Wednesday, December 19, 2012

16th Epistle from Elder Kaleb Erickson serving in Far Rockaway, NY

A Crazy Week     December 17, 2012

Hey Mom and Dad!

This has been arguably one of the craziest weeks of my life. The only good rival with it is the week of the hurricane. But things have been ridiculous this last week. 

The first part of the crazy week is all of the practices for the Christmas concert. I am playing for three numbers consisting of two singers and a cello player. Two of them are only a 20 minute drive away, but the cello player is in the heart of Brooklyn, so that's kind of a trek to go practice with her. And I had two practices at each place this last week. There was a lot of driving and a lot of piano playing that went down. All the songs are sounding pretty good though. The people of New York are in for a treat this week. 

So that began on Tuesday. Wednesday we had to drive out to Brooklyn to practice with the cello player and we may have gotten a bit lost along the way. Driving in New York is a whole new adventure compared to driving anywhere else. There are very few rules, as far as I can tell, other than you honk at the person in front of you if they aren't driving as fast as they can. And I'm pretty sure that bus drivers here are some of the most talented drivers in the world. It's absolutely incredible. 

Thursday was really the craziest day of the week. It began at 3:30 in the morning when we woke up to the sound of a man outside our apartment yelling at everyone to evacuate because there's a fire. I was super confused and thought it was part of my dream at the time. Luckily my companion was already awake to use the bathroom at the time, so he woke up the other two missionaries in our apartment and we all threw on shoes and got out of there. It was crazy outside. People were freaking out and the fire department had showed up and was starting to get the hose upstairs. We could see smoke coming out of the roof. One of the firefighters told us to help them with the hose, so we were volunteer firefighters for about a minute. We decided to head over to the zone leaders' apartment since it was close by. They were really confused to see the four of us at their door at 3:45 in the morning. They let us stay the night and we went back to our apartment in the morning.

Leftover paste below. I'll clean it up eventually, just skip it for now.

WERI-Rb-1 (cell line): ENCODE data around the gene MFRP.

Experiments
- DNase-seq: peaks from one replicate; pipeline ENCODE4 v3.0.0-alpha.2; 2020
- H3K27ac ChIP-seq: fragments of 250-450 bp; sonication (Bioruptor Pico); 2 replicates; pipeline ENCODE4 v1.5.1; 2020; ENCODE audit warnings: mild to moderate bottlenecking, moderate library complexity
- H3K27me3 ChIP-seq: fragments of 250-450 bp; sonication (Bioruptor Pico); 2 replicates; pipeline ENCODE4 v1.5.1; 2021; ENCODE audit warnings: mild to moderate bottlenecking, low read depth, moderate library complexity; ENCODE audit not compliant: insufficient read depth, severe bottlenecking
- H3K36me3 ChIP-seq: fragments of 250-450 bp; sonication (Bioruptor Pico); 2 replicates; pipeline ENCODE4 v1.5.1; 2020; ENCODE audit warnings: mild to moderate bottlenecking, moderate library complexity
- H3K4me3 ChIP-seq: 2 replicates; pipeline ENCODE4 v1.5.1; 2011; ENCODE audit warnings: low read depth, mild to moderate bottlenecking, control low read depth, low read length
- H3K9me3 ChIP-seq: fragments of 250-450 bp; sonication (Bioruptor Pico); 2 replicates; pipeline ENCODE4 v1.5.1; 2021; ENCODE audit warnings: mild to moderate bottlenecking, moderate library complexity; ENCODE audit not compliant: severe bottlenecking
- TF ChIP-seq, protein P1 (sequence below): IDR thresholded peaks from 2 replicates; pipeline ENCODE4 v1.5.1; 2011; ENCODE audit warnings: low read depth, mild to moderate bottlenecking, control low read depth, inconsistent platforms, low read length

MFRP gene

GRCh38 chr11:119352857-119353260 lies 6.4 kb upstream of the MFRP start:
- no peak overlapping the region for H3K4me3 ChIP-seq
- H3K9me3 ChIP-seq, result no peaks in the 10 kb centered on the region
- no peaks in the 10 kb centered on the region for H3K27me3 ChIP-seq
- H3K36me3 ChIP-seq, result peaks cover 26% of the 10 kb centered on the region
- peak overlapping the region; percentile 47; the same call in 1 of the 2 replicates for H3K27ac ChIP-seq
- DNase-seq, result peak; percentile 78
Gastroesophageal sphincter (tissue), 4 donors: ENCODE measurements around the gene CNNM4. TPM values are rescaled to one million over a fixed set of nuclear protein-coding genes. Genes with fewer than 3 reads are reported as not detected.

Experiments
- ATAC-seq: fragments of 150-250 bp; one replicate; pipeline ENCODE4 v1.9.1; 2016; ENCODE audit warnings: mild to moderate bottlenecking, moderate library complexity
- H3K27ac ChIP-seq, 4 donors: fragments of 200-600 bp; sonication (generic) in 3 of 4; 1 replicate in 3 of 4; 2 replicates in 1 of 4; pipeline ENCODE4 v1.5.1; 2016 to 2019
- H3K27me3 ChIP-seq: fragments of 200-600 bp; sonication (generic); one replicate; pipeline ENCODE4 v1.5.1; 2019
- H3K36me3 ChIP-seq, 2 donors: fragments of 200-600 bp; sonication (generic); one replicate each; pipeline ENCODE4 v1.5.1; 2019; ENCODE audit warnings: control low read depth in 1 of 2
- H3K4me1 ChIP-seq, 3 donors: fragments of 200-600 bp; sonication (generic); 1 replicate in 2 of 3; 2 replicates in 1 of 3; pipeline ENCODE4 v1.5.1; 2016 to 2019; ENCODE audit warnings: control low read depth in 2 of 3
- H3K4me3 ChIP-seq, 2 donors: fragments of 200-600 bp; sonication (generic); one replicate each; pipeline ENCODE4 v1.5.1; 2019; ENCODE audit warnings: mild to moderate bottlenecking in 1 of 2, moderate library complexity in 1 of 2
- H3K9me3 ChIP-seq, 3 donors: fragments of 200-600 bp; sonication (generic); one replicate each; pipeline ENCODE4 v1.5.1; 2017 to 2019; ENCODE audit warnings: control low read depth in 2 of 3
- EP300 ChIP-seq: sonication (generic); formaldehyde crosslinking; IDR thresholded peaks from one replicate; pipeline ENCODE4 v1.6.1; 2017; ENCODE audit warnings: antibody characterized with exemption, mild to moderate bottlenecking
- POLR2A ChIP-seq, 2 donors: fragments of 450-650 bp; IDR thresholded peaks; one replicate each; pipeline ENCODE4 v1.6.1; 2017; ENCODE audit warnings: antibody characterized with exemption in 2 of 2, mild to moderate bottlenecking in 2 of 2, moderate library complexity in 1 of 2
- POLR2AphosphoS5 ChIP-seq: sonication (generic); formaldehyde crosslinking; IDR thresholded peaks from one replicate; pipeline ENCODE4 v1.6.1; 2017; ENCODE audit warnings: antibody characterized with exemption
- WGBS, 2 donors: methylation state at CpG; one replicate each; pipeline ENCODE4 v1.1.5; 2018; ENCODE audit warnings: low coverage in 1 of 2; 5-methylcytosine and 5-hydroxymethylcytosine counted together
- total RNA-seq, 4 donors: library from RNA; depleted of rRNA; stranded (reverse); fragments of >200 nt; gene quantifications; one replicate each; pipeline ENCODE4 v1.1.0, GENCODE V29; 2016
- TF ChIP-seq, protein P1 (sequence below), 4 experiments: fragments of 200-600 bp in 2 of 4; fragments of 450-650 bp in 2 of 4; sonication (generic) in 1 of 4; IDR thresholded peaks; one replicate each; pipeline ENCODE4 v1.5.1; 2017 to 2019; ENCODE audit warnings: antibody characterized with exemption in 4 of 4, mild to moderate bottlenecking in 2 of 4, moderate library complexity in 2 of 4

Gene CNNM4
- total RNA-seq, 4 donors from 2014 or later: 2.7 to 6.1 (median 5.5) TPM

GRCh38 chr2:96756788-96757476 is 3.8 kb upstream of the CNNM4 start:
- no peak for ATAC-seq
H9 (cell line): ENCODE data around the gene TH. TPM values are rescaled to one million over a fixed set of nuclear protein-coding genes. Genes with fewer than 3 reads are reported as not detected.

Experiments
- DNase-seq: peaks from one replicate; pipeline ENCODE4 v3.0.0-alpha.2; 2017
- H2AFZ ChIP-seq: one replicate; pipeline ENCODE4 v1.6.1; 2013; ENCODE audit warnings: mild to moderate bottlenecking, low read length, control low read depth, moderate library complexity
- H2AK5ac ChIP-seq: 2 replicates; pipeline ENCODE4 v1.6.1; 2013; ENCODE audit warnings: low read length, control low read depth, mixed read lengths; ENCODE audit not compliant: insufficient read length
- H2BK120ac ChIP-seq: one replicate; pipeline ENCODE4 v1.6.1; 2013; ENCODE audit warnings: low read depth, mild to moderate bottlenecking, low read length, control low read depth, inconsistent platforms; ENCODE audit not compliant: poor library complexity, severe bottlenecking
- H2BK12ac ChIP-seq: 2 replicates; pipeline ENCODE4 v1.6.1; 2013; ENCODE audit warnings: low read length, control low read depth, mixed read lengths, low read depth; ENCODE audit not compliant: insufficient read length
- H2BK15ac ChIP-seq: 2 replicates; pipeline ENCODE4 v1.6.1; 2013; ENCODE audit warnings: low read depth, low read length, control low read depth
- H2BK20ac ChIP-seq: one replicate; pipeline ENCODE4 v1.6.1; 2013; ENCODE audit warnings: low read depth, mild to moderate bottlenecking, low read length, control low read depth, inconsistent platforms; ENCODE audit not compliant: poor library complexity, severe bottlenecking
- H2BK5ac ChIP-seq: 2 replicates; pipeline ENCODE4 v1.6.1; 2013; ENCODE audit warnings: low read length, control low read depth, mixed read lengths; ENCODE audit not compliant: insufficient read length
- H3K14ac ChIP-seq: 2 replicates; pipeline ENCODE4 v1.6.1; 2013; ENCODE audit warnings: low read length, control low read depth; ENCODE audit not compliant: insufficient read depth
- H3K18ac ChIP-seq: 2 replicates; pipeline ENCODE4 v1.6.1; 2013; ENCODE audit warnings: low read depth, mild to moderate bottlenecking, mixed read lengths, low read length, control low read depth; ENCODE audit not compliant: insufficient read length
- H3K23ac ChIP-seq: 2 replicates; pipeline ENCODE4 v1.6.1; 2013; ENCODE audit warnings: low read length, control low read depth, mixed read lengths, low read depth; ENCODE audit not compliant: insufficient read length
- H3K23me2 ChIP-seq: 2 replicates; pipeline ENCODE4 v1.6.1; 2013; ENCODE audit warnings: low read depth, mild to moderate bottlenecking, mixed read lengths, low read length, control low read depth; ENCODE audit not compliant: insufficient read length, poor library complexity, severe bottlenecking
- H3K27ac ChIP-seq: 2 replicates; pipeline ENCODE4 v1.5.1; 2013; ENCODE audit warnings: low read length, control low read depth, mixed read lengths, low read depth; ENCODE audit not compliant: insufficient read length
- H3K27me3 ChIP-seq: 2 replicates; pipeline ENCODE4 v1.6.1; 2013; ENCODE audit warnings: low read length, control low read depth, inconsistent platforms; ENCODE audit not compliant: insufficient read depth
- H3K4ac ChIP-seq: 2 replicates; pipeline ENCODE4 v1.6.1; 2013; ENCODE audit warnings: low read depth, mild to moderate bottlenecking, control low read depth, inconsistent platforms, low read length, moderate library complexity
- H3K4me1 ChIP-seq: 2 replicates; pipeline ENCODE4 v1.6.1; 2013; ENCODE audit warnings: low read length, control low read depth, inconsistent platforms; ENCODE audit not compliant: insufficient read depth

Everything was fine, it was like nothing had happened from what we could see. If you look on the other side of the building though, you could see a whole apartment had burned out on the top floor. We're glad that we were safe and that nobody got hurt, but that was a crazy night for everyone involved. 

So we were already disoriented from the fire, when we got a call from the AP's that we needed to move into a new apartment that day. It wasn't because of the fire, I guess the mission only wants two missionaries to an apartment from now on. So Elder Wolfe and I began packing up our stuff to move over. The problem is that we had to go to a practice with two of the singers midway through our process of moving apartments. When we had to leave, we didn't exactly have all of our stuff. So I threw on the suit that I left out, but I only had white socks. And Elder Wolfe didn't have his suit with him, so he just wore regular clothes. We were a rag-tag looking crew that day. He was looking like he had just done a bunch of service because all he had on were his service clothes, and I was looking like I was part of Michael Jackson's entourage with my white socks. People looked at us funny most of the day, but that's really nothing new to us. We finished moving in later that day. 

And that pretty much brings us to where I am now. We're finally moved into our new apartment. We haven't had too many chances to go out teaching, but I have played a lot of piano. The primary program was yesterday, so they had me come to an extra practice on Saturday and play for the program on Sunday. It's a good thing I like playing the piano. 

I wish I could say that this week will calm down, but it probably won't. We have four concerts and two more practices to go to. We are planning a few events for the elliptical though. We're going to set up hot chocolate booths for people near the areas that were hit the worst and sing Christmas carols as a district. Hopefully that will help people see us and recognize us as people who want to help. I think the work is going to be slow out here for a while as people attempt to get back to normal. But we're laying a groundwork for the church out here so that hopefully in five or ten years, the Mormon church in Rockaway will be stronger than ever. I know that this church is true and that the Lord's hand is working through us to help lay the foundation for His church here. Thank you for all your love and prayers and have a very merry Christmas!

Elder Erickson

To send packages and letters please use the mission address:

New York New York South Mission
8569 60th Drive
Elmhurst, NY 11373-5547

Tuesday, December 11, 2012

15th Epistle from Elder Kaleb Erickson

Big Changes in Far Rock...

Hey Mom and Dad!

 Last week we had our second transfer meeting. It was largely uneventful because we're mostly staying here, but there was a new addition to Far Rock because the AP's are now stationed in Far Rock. We thought that was a little odd. But we later found out why. We are done doing service as a mission. Since we're in Far Rock, the elders there can go out and do service still, but it's not our main focus anymore. We're headed back to proselyting, but with a new plan in mind. They're trying new and exciting ways to do missionary work in New York. President Calderwood wants to try new ways to find people because the traditional ways just aren't working. And we aren't looking for just anybody. We're specifically looking for what he calls "anchor families." These are just good families that will be around for a while and can serve as branch president or elder's quorum president. Essentially families that will really help strengthen the branch. We had a meeting with the AP's the next day to discuss.